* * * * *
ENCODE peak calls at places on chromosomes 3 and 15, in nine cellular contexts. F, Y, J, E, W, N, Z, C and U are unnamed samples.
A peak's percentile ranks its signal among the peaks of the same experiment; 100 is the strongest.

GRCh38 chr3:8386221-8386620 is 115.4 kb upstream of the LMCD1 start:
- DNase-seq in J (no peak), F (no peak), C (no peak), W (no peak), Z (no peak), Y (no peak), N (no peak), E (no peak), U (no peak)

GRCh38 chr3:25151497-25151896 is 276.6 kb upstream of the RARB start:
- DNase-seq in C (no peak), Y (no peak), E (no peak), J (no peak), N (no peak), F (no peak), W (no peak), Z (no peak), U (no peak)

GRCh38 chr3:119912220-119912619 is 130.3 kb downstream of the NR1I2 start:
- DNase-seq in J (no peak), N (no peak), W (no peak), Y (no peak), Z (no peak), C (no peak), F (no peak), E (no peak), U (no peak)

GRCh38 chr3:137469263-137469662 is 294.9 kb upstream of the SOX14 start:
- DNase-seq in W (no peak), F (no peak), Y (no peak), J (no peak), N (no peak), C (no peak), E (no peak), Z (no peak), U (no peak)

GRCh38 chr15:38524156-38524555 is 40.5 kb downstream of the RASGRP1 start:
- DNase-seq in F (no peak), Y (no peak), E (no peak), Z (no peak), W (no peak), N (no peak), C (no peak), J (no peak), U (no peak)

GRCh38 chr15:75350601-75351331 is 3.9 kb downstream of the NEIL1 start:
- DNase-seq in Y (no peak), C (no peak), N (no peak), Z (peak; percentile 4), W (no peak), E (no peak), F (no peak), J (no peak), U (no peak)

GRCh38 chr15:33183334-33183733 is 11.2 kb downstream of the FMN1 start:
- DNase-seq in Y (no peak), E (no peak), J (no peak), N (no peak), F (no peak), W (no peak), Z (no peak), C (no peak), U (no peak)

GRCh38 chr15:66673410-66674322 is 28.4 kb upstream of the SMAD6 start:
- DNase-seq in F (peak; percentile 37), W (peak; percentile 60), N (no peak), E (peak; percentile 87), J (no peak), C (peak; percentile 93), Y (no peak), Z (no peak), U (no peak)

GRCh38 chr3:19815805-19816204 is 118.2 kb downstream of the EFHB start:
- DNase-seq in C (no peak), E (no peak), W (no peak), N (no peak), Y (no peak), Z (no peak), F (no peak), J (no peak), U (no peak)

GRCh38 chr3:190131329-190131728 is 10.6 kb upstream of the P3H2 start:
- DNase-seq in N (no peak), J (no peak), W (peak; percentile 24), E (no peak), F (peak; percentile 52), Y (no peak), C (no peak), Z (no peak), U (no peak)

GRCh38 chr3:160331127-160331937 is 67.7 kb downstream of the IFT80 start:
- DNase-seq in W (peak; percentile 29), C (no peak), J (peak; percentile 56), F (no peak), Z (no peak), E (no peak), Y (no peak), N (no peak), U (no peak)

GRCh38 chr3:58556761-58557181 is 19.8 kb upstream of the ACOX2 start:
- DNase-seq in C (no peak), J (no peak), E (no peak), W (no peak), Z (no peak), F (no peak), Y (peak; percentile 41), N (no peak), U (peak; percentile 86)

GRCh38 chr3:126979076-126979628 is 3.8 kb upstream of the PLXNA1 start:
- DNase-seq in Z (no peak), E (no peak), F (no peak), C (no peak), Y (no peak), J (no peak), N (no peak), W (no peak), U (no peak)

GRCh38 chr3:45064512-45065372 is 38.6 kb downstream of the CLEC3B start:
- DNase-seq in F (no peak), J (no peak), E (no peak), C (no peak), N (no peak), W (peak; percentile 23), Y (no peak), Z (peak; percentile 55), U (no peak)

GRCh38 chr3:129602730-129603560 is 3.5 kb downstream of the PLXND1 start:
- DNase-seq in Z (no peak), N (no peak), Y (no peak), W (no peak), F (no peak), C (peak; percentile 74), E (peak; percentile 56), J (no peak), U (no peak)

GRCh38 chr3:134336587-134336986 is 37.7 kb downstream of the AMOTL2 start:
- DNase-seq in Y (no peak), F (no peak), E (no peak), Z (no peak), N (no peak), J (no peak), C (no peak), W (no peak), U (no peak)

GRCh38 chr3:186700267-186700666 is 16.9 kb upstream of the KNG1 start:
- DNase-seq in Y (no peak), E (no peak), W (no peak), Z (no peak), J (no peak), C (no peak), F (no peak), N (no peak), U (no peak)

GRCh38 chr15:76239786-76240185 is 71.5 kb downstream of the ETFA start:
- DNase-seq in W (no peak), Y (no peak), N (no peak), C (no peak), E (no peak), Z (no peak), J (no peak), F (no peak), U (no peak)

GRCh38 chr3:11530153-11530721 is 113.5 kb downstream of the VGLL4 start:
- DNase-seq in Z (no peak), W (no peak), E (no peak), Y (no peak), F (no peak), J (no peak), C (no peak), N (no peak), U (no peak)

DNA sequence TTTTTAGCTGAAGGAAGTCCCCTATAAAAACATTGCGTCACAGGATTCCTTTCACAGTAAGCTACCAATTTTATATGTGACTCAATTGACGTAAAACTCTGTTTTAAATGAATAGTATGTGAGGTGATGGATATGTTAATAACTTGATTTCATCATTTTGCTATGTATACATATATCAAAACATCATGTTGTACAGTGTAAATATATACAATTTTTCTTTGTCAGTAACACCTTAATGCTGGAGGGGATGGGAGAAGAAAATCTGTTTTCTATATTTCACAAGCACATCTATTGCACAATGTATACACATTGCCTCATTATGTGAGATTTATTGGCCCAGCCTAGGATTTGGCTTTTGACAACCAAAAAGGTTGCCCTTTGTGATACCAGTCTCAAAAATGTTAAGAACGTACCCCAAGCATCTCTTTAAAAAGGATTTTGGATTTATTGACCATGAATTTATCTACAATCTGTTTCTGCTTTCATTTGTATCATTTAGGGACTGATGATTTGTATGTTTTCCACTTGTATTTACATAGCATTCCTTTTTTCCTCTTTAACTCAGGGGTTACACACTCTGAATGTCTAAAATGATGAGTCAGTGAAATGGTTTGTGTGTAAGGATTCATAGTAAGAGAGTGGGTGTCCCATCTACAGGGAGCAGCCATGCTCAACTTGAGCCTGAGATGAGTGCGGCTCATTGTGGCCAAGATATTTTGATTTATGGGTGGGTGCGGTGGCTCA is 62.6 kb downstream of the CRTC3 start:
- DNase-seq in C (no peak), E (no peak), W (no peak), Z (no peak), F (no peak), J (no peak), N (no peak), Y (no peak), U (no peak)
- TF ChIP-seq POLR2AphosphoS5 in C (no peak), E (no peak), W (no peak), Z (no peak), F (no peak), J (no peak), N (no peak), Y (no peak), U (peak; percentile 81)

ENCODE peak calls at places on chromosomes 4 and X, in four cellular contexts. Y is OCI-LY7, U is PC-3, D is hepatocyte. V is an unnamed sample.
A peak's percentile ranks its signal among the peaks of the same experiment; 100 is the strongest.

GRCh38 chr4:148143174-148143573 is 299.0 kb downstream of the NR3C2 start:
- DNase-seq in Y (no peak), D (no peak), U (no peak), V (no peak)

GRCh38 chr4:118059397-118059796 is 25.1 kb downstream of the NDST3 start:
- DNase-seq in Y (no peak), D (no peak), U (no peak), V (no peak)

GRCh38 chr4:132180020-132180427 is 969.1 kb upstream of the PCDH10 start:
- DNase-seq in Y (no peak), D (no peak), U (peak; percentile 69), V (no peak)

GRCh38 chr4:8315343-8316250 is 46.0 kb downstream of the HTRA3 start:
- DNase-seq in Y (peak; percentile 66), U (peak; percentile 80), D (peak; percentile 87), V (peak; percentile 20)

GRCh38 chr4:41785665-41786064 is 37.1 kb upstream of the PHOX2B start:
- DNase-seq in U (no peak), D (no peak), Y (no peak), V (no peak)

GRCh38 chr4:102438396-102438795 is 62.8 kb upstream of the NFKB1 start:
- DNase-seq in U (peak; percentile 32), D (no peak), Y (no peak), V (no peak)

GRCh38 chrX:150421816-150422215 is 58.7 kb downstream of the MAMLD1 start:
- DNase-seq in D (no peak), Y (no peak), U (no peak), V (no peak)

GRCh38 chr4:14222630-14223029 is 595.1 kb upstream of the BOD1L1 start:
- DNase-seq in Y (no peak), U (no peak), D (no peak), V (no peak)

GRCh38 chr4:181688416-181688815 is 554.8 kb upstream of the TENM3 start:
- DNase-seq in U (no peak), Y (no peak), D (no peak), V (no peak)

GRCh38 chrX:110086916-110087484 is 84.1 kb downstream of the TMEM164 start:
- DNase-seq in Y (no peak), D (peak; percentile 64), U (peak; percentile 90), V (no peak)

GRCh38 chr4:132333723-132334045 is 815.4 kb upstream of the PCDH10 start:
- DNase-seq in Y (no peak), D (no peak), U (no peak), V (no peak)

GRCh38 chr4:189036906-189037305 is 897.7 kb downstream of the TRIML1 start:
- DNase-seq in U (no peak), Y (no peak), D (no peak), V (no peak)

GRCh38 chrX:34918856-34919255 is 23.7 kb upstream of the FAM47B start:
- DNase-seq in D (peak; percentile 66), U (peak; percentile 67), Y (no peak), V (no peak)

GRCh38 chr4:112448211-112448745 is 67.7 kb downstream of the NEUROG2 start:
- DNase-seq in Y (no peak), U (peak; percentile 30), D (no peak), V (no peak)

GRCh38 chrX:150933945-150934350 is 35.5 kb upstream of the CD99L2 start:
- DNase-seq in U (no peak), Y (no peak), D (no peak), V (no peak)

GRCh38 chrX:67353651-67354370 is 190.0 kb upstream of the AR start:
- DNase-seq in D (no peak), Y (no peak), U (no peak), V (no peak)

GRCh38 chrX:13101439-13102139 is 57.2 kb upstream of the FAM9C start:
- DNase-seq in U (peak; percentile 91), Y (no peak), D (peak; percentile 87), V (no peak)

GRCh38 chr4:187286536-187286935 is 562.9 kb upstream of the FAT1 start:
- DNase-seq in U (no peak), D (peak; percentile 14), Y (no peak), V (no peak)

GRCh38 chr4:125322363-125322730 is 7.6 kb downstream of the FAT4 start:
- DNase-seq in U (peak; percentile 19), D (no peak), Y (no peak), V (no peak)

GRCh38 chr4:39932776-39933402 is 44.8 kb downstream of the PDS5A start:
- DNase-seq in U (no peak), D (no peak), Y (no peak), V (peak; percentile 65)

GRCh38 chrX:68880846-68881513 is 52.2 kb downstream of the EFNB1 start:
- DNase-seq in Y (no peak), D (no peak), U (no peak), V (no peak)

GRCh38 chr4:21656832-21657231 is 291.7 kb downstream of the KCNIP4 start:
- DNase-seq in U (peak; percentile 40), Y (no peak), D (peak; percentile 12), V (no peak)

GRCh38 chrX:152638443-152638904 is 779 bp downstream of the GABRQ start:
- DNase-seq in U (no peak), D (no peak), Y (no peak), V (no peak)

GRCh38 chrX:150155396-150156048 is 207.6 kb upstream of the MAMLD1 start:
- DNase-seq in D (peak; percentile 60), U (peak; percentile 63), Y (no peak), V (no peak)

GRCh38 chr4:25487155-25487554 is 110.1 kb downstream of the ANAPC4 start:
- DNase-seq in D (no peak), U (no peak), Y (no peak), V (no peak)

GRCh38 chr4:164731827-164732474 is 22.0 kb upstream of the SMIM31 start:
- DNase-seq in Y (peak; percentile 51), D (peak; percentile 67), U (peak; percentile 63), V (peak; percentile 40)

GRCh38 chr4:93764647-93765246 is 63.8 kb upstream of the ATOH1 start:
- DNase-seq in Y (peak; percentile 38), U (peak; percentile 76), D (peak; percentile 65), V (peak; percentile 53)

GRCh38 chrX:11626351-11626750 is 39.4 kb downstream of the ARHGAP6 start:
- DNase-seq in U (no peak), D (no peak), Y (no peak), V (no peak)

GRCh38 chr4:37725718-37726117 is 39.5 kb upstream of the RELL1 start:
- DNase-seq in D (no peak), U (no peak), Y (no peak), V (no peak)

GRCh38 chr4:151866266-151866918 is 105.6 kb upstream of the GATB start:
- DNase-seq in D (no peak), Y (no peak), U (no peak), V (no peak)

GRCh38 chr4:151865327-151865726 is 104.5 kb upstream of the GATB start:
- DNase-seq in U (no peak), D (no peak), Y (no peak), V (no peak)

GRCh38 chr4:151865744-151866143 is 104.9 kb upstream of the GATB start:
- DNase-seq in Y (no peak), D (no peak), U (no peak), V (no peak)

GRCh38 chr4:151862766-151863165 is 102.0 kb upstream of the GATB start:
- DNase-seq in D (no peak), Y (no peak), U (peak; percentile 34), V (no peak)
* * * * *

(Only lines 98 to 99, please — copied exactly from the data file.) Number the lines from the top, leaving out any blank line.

GRCh38 chr4:93764647-93765246 is 63.8 kb upstream of the ATOH1 start:
- DNase-seq in Y (peak; percentile 38), U (peak; percentile 76), D (peak; percentile 65), V (peak; percentile 53)